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Care and Use of your Pee Rag

Who needs a pee rag? You do!

The pee rag is a popular item among environmentally conscious women. It's an excellent way to reduce use of disposable tissues, preserve the beauty of the outdoors, and be prepared for that restroom or portapotty that's out of paper. It's an essential for any woman on the "go"!

It's hanging on your pack for leave-no-trace hiking and backpacking. It's clipped to your belt or tucked in a pocket for walkers, bikers, and backpackers. It's stashed in a pocket or purse for women who are traveling or just out on a busy day. Moms carry them in purses and diaper bags for their kids on the go. And you can keep a stash of them beside the commode at home to reduce your usage of disposable tissues, or to reduce the strain on your septic system. What's not to love?

But hey, what if I'm new at this? What to do?

First rule: Pee rags are for pee, not for poo. (For #2, we recommend disposable tissues. When away from home, carry sealed baggies for their disposal. Enough about that!)

After you pee, just use the pee rag for a quick dab to dry yourself. Urine in fact is sterile, so it is safe to handle even a "used" pee rag. You can hang it to dry and then use it again. But, it can start to smell a bit funky after a while so we recommend rinsing it out whenever possible. If you're backpacking or traveling for several days, wash by hand each day with a couple drops of camp soap, rinse, wring out and hang to dry.

If your pee rag is damp after washing, you can still use it. Extra bonus... Think of it as a traveling bidet! In fact, a rinsed-out pee rag makes a great personal-parts cleaner for the end of the day when you've been hiking or biking. Hey, you know you won't mistake it for your face washcloth, right??

If you're on a short outing, shopping trip or day hike, carry a baggie to stash your damp pee rag until you can get home to wash it. See specific instructions below for laundering in washers and dryers.

How do I identify my pee rag?

This is actually pretty important. We recommend having a pee rag that looks unique! Not just a bandana or washcloth. ("Hey! I just dried the dishes with your bandana! You can thank me later...") No, you want something that is clearly a PEE RAG. And, if you and your friends all have pee rags, you'll feel a lot better if yours is clearly identifiable. That's one reason why we offer so many fun colors and styles! And, we identify them with a tag or hanging loop.

How do I safely wash my pee rag? How do I dry it?

If you're on a trip for several days, rinse out your pee rag whenever you have the opportunity. Since urine does not contain oils, rinsing will keep it pretty clean. Wring it out, then hang on the outside of your pack or panniers to dry. Each evening, we recommend giving it a more thorough washing with a few drops of camp soap. Rinse, wring out extra moisture, and hang to dry.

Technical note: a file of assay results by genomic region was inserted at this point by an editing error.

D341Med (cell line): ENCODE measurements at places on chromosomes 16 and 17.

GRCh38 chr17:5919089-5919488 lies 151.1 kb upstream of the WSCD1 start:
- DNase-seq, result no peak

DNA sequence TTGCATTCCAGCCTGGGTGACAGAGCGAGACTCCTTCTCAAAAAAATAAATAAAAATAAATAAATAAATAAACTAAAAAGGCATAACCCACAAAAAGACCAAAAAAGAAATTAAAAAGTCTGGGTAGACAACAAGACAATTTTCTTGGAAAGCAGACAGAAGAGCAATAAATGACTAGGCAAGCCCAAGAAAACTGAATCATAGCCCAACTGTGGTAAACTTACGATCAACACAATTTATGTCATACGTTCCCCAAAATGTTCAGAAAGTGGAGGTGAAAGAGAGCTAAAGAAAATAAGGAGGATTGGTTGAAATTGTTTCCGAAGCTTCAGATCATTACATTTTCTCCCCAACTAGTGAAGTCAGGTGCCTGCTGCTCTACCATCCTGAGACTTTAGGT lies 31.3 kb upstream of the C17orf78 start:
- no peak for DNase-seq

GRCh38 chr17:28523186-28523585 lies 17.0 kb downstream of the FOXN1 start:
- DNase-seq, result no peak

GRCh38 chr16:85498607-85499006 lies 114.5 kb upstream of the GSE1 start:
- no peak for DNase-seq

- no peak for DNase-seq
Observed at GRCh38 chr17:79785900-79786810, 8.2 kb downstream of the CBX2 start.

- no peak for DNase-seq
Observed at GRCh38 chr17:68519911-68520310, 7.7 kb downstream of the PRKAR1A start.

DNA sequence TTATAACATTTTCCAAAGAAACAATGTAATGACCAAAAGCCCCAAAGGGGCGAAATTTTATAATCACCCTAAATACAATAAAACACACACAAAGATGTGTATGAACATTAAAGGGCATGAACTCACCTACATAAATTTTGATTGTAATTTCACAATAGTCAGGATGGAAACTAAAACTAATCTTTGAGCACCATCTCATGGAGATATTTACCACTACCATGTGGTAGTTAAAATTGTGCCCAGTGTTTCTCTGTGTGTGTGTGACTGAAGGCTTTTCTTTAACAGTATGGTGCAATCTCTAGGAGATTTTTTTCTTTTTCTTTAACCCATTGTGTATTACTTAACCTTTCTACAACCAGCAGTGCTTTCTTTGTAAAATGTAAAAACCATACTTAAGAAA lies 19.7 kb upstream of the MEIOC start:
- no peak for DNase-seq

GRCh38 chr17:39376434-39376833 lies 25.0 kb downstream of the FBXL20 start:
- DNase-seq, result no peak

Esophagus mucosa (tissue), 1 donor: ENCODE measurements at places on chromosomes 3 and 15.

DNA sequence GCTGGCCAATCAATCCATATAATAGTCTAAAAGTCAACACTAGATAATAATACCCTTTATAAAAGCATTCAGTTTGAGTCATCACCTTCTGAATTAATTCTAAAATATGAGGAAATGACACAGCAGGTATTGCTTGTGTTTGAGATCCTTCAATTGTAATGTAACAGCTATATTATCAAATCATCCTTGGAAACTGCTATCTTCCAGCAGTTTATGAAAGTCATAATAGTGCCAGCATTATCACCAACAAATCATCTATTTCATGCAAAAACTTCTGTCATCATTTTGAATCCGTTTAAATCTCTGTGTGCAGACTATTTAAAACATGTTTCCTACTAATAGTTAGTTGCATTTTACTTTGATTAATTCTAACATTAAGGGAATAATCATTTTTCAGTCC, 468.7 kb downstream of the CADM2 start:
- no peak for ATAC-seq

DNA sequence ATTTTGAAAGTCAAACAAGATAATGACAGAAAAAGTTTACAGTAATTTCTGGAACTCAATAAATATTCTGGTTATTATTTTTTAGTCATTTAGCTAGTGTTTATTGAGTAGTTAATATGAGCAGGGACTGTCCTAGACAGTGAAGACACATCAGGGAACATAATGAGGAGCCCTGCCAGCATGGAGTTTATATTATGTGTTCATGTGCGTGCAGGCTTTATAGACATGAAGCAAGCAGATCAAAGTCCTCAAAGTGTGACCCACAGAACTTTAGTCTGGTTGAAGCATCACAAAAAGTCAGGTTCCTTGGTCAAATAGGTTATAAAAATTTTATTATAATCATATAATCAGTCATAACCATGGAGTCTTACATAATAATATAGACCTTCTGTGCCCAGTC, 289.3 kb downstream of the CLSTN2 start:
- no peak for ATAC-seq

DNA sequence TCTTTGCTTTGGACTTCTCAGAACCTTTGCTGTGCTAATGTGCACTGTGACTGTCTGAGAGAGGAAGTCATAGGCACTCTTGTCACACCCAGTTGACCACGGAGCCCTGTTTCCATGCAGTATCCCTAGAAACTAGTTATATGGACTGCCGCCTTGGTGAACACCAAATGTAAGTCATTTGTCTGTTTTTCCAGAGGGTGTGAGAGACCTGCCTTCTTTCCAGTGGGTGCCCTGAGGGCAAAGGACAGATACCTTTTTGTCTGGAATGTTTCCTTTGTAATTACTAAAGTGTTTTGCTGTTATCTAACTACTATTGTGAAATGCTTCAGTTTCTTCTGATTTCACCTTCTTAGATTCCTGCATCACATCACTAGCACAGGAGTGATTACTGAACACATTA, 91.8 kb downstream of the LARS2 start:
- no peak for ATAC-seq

When you get home (or if you're using them at home), pee rags can be laundered in a washer and dryer. Be sure to first remove any attachments such as carabiner clips or those plastic grip clips. Pee rags with ribbon-type hanging loops and plastic rivets or snaps are safe in the washer, but use low heat if putting them in the dryer. 

HINT: Before adding your pee rag to your washing machine with your other laundry, give it a sniff. If it has been regularly rinsed it will not have a noticeable smell, and is safe to wash together with your other clothes. If it smells funky, we recommend hand-washing separately, or machine-washing in a separate load with other pee rags.

Pee rags are typically one of the following materials:

Cotton: Bandanas are cotton. Absorbent, but slow to dry. Safe in the washer and dryer, but do not use bleach or fabric softener. Bleach will fade the color; fabric softener will clog the pores and make it less absorbent. Or, hand wash and hang to dry.

Microfiber: Microfiber (superfine polyester) is absorbent and also quick to dry. Safe in the washer, gentle cycle (like your microfiber quick-dry sport shirts); dry on "Low Heat" setting. Generally OK if you must bleach, but do not use fabric softener as it will make the fabric less absorbent.

Viscose Shammy: Viscose is a cellulose (plant-based) material. Highly absorbent, a viscose shammy pee rag can absorb up to ten times its weight in liquid. It looks and feels like a soft thick felt, but in fact is more similar to a thin strong micro-sponge. It is safe in the washer (gentle cycle); dry on "Low Heat" setting or hang to dry. Do not use bleach or fabric softener, as it will clog the pores. Hint: When your shammy is wet it is quite pliable. If you smooth it out flat and then hang or lay flat to dry, it will dry looking fresh and new. If it is tumble-dried or left to air dry when crumpled, it will have a more rumpled appearance.